I just love Tramonti. It's a breathtaking, wild area between Riomaggiore and Portovenere with clusters of houses along the coast: Persico, Schiara, Monesteroli, Fossola, Campi and Canetto. There are several "off the beaten track" hiking trails around here, offering you amazing views.
You can hike here from Riomaggiore, taking the trail to Telegrafo and to Sant' Antonio, then choosing between the different paths to go to Fossola, Monesteroli or Schiara. If you have a car, you can drive a bit closer, then do shorter walks. If you are coming from Riomaggiore, just before the long tunnel, on the right side of the road, you will see the information center and shop of the Cinque Terre National Park. If you park your car there, you can easily walk down to Casotti and Fossola. The church of Fossola is very pretty with the view of Monesteroli in the background. A path takes you from Fossola to the famous Monesteroli steps (see large photo at the top) but last time we were there it was closed at one point, and I am not sure what the current situation is. If it is closed, you have to walk up the steps to Sant' Antonio, then down to Monesteroli. Expect many steps taking you almost down to the sea, and don't forget, you'll also have to walk up. It's a wonderful experience, but I don't recommend it if you are suffering from vertigo or have problems with your knees.
If you prefer, you can drive all the way to Sant' Antonio. Coming from Riomaggiore, after the long tunnel, there is a road to the left, towards Biassa, Telegrafo and Sant' Antonio. At Sant' Antonio, you will also find a gym in the forest, the "Palestra nel Verde", just in case the steps don't make you tired enough. I personally had enough of a workout hiking around so instead of the "green gym", I headed to the nice open air bar for a huge ham and cheese focaccia sandwich and a glass of wine.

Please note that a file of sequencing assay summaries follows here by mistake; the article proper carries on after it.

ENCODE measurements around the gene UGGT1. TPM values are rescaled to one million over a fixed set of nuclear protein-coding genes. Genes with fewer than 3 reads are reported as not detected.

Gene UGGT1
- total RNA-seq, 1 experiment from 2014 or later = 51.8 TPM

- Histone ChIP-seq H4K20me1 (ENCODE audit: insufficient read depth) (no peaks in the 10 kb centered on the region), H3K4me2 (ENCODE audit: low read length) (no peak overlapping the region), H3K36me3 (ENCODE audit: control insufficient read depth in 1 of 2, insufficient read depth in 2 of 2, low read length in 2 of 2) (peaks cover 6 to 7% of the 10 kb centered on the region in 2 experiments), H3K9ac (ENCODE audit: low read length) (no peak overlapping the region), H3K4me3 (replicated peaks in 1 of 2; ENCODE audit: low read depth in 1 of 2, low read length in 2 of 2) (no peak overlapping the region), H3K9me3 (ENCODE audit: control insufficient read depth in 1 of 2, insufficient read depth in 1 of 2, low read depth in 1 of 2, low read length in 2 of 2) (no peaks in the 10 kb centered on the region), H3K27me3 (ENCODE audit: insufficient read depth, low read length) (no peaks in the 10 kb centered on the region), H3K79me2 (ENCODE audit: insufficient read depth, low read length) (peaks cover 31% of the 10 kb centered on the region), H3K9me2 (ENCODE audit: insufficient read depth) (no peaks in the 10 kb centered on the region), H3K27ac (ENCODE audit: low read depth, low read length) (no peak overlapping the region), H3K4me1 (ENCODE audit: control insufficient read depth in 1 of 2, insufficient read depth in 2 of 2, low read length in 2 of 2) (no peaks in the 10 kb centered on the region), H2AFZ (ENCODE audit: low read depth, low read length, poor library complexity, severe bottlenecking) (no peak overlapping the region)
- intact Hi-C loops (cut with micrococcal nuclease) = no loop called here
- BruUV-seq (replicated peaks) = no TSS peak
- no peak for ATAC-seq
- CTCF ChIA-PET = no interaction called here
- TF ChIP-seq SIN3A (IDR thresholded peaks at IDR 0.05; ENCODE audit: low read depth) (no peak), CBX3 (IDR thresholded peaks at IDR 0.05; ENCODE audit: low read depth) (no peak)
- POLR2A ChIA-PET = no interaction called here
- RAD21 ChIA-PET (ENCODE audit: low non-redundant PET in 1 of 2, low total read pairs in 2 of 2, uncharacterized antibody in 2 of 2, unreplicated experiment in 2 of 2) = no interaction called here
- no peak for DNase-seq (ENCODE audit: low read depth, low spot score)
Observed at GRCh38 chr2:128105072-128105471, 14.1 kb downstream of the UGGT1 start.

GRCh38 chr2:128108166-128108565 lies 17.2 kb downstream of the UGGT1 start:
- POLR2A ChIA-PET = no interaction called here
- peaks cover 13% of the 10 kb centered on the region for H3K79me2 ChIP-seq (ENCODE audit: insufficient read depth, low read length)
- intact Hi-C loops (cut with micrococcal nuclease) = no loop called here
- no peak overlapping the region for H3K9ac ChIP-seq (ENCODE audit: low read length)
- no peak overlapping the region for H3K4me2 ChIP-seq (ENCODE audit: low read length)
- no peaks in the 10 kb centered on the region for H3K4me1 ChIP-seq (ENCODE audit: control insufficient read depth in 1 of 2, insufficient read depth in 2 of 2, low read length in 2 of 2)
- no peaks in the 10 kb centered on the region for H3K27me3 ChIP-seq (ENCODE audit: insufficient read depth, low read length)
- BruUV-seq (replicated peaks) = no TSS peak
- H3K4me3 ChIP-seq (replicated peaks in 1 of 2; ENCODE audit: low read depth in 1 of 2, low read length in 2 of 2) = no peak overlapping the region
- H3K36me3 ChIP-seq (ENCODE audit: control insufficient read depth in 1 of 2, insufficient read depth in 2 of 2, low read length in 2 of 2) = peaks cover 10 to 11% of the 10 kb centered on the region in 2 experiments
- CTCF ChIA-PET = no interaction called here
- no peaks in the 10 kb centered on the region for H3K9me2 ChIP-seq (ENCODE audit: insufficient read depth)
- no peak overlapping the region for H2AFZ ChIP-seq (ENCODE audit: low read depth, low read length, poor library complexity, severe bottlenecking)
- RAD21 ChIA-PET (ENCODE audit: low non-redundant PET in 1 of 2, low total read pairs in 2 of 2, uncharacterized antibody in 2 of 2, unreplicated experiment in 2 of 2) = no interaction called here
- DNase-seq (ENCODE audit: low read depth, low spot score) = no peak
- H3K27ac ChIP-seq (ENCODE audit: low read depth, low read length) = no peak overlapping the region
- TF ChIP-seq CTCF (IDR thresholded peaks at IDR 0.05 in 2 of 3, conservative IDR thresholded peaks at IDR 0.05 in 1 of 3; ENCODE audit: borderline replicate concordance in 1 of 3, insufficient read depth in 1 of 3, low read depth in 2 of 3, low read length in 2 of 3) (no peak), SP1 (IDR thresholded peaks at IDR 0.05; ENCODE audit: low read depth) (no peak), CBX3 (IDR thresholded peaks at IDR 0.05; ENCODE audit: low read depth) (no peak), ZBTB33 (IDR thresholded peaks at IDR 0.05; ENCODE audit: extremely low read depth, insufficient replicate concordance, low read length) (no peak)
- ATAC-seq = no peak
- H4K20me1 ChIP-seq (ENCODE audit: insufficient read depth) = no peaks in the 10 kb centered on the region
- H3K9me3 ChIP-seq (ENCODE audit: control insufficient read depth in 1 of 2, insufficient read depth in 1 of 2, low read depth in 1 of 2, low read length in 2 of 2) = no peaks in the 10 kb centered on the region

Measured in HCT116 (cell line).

You can also drive to Campiglia and hike from there. In this case, you will see Schiara first. All the houses in the area were built by farmers from Campiglia and Biassa, and were used as cellars, storehouses and holiday houses in the season. For many years, the area was abandoned but people started to buy and renovate the houses, and use them as holiday homes. Needless to say, these holiday houses are not for the lazy ones. We met a man who gave up city life and lives here all year long with his mum. His children and friends often come to visit of course. I am quite jealous of the garden and the view he has. We met him on the trail and he was really friendly, he invited us right away for a glass of wine on his terrace.
Below Schiara, you can see the Scoglio Ferale (the Ferale rock). On top of the rock, there is a white cross, in memory of Luigi Garavaglio, who was a navy topographer and died in 1911 falling from the rock during his work. The rock looks really nice in the sea with the colourful flowers of Tramonti in the foreground.